Banned Book Week is back and will be celebrated Sept. 24 through Sept. 30. This is an annual awareness campaign, sponsored by the American Library Association and American Booksellers Association to celebrate the freedom to read.
During Banned Book Week, there will be multiple events throughout Anchorage with libraries hosting live readings, trivia, spoken word and displays of banned books.
“Banned Book Week is an annual event where libraries celebrate the freedom to read by focusing on the books that are challenged every year in libraries and schools through the United States,” Mike Robinson, head of the systems department at the Consortium Library and former chair of the Alaska Library Association’s Intellectual Freedom Committee, said. “People ask that books be removed from library collections for a wide variety of reasons; sex, dirty words, murder, suicide, drug use, cultural appropriation, political correctness, hate speech… you name it.”
To start off Banned Book Week, the Anchorage Public Library will be hosting Censored Story Time Sept. 25 to Sept. 30 from 4 – 5 p.m. at the ZJ Loussac Public Library. Each day, there will be a different banned book story being read, it is advised that there may be strong language and imagery not suitable for children.
“There are a lot of books out there, that you wouldn’t think anyone could object to, like ‘Where the Wild Things Are” by Maurice Sendak, or ‘Brown Bear, Brown Bear What Do You See?’ by Bill Martin Jr,” Stacia McGourty, adult services coordinator, said.
The UAA Campus Bookstore will be holding two events during Banned Book Week.
Yuhua Cui and Yuan Tian from the UAA Confucius Institute will be discussing the financial management with cellphones in China on online banking, the WeChat Purse, online purchases and transportation orders on Sept. 26 from 5 – 7 p.m. in the UAA Campus Bookstore. The next day, Sept. 27, from 5 – 7 p.m. artist Thomas Chung will be presenting “Art and Everything Else.” During this event he will be speaking about art, expression and American life.
Around campus, there will be banned book displays in the UAA Campus Bookstore and the Consortium Library.
“Here at the Consortium Library we will have a banned books display and freebies students can pick up like bookmarks and buttons during the week. There will also be a shredded book contest, a jar with shredded pages from a book you have to identify, and students can take to enter a drawing for bigger prizes.” Robinson said.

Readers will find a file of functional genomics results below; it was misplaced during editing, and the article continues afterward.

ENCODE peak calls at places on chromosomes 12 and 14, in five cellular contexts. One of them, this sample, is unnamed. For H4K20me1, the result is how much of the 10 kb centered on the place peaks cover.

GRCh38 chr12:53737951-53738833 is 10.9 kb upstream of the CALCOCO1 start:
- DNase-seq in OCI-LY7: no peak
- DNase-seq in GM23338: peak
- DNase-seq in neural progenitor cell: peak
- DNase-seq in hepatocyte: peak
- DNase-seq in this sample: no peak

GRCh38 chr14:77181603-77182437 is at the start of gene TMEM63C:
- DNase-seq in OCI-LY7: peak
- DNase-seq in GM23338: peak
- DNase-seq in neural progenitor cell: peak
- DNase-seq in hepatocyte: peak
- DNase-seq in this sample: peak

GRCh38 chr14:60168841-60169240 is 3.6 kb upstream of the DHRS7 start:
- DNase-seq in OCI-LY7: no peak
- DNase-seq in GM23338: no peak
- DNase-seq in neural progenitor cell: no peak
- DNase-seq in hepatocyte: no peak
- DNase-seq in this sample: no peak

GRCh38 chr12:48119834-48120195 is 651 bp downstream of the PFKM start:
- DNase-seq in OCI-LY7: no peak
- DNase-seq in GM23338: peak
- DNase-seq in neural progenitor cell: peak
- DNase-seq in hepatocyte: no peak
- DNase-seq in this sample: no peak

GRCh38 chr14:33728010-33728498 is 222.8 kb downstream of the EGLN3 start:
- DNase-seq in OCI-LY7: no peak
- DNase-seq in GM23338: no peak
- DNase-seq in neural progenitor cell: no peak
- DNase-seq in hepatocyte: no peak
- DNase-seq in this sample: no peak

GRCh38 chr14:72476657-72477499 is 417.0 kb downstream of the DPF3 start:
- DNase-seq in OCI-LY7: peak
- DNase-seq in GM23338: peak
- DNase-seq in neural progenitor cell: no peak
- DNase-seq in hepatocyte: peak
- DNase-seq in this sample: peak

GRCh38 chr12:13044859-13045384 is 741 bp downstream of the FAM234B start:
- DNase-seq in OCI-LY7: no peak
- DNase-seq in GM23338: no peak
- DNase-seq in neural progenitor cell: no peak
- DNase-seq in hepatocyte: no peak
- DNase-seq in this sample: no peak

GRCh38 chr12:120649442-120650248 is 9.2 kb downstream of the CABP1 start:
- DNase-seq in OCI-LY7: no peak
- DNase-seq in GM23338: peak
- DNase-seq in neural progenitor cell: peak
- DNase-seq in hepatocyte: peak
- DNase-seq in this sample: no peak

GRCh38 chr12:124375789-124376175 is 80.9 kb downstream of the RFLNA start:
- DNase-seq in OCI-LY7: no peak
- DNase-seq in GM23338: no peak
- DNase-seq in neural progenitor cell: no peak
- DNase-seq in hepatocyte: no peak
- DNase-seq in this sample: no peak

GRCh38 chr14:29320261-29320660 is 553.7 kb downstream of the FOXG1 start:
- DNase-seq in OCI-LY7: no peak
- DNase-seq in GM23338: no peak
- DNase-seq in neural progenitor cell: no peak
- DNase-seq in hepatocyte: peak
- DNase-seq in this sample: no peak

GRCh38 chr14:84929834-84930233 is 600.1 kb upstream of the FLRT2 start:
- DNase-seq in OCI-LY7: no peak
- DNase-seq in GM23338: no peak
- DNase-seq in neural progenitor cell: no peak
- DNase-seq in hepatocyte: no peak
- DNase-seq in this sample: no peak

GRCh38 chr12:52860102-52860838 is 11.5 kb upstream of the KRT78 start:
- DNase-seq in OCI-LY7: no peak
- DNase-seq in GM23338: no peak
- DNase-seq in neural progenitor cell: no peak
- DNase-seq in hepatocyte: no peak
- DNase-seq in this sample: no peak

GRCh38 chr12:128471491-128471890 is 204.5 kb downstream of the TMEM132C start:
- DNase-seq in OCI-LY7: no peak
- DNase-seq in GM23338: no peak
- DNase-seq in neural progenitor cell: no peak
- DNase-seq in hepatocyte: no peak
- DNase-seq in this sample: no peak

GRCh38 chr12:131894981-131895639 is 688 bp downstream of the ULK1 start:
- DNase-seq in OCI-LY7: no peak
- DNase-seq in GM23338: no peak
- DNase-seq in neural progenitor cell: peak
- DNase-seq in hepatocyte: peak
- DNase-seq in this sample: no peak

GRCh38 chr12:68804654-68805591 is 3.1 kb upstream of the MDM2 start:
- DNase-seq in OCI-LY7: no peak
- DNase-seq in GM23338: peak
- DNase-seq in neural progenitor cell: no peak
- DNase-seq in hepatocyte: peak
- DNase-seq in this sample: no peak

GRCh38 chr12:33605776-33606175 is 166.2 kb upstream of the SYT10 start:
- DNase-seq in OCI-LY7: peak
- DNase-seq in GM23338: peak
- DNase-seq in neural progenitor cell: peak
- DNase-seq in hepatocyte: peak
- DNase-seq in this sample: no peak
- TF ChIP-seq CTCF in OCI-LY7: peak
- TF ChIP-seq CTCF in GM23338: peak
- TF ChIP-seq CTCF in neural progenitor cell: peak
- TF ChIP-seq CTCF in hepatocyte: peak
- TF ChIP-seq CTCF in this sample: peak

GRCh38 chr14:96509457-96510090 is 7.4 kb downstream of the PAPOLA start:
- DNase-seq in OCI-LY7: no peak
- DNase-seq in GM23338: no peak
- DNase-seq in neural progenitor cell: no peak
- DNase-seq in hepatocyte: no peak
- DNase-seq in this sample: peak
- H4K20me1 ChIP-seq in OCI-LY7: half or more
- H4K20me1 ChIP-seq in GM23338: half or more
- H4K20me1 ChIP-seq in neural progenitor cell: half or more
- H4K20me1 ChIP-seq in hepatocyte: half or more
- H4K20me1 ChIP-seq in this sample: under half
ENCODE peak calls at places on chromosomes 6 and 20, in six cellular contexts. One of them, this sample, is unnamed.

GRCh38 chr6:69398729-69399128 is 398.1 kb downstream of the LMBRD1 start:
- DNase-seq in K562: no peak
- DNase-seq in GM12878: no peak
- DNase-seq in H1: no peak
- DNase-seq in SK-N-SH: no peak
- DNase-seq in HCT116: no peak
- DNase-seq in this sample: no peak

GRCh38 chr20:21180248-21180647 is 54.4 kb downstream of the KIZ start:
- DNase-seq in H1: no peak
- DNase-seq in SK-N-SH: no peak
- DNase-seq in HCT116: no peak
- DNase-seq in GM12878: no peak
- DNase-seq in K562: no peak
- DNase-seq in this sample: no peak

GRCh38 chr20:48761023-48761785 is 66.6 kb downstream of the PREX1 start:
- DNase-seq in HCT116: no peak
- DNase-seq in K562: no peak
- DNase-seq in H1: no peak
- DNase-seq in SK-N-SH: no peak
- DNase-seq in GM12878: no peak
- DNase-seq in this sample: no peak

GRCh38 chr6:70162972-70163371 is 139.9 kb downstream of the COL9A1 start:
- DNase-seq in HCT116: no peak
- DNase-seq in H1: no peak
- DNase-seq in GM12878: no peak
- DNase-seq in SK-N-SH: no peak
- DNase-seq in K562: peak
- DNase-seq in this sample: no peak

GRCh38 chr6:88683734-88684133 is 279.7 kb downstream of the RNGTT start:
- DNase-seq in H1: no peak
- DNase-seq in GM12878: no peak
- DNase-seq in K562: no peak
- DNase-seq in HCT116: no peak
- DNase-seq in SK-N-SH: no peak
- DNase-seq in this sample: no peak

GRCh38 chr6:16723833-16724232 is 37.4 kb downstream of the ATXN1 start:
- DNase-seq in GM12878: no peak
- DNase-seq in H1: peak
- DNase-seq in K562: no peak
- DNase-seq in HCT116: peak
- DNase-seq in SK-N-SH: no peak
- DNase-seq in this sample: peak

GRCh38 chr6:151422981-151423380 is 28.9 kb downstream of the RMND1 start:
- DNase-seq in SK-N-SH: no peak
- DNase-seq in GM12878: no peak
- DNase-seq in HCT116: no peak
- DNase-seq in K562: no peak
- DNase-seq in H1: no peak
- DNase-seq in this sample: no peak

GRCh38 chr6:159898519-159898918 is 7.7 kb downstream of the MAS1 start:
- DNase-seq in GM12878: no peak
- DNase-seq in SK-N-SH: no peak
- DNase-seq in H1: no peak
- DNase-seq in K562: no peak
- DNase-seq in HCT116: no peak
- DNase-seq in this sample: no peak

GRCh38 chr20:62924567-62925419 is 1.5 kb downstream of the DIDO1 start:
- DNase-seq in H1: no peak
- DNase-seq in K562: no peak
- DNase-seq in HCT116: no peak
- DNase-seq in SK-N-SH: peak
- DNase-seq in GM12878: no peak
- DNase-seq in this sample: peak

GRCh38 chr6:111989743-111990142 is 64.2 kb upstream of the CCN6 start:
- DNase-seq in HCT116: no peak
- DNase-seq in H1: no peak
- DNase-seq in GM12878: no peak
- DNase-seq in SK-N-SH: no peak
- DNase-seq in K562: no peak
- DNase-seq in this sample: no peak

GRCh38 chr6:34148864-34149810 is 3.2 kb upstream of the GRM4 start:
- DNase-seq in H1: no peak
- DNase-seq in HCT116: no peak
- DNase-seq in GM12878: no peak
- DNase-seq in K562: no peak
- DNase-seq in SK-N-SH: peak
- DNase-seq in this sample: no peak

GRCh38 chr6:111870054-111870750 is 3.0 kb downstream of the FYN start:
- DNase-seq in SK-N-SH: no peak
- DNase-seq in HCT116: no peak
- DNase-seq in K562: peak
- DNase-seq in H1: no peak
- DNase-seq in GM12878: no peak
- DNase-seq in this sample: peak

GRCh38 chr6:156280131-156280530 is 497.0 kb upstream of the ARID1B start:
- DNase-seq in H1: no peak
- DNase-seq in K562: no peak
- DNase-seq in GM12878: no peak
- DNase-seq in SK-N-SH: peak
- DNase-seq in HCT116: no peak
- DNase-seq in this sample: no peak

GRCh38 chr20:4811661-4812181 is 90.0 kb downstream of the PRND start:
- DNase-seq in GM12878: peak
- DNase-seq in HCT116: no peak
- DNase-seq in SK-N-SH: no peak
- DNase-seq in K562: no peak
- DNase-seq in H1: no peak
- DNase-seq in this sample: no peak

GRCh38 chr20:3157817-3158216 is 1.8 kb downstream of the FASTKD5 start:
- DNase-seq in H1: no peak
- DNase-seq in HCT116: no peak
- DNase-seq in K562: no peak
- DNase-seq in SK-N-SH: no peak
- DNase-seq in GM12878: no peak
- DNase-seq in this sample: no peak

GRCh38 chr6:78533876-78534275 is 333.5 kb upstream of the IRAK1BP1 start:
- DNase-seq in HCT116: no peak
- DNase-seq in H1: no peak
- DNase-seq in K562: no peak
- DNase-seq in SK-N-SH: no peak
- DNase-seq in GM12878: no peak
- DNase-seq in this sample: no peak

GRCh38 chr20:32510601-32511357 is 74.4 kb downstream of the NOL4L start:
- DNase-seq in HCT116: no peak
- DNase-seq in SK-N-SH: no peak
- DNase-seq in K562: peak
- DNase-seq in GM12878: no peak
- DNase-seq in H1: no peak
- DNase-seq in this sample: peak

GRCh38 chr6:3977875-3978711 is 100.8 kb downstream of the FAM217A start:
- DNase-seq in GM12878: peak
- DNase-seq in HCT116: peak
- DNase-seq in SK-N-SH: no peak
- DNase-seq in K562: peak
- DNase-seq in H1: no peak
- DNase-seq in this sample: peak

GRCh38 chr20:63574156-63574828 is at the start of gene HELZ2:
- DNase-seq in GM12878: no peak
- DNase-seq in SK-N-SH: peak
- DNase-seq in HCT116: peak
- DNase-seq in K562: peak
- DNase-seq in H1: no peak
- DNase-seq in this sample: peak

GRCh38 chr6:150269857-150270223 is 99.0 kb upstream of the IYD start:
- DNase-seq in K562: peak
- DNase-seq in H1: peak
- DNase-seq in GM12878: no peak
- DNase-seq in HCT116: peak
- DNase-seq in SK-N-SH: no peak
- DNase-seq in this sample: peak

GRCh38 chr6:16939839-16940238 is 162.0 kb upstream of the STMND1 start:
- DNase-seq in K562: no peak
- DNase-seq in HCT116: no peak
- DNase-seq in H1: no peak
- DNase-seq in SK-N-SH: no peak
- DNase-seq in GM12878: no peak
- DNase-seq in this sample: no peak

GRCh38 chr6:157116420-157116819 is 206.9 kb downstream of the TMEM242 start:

Some view Banned Book Week as a way to promote free expression in numerous forms.
“I think we do not fully appreciate the uniqueness of each person and our abilities to share our unique lives with others, So freedom of expression is important to me,” Rachel Epstein, Special Events Coordinator at the UAA Campus Bookstore, said. “Banned Book Week honors creative expression and reminds each of us how precious our freedom is.”
On Sept. 28 from 7 – 9 p.m., the Consortium Library is linking up with the Anchorage Public Library, American Civil Liberties Union of Alaska and Geeks Who Drink for the fourth annual Banned Books Pub Quiz at the 49th State Brewing Company. The trivia questions will be related to banned books, censorship and other intellectual freedom issues. The quiz will not be censored and is expecting explicit language and imagery in celebration of intellectual freedoms. There will be prizes for first, second, third, not last and best team name.
To end the week, the Anchorage Public Library is hosting a showing of “Lolita” on Sept. 30 at 2 p.m. in the Wilda Marston Theater at the Loussac Library, with a panel discussion taking place afterwards.
“‘Lolita’ is a book that engenders a lot of feelings and opinions.” McGourty said. The subject matter has always been incredibly controversial, and rather than becoming less so as time marches on, I think it’s become more controversial.”
Although Banned Book Week celebrates the freedom to read, it also highlights other issues surrounding freedoms.
“Banned Book Week is the library and publishing world’s week to draw attention to censorship and issues of intellectual freedom. While the focus has been on books, I think it’s really important that we remember that libraries are more about ideas and information,” McGourty said.
Banned Book Week will be filled with activities around town relating to banned books, censorship, expression and intellectual freedom.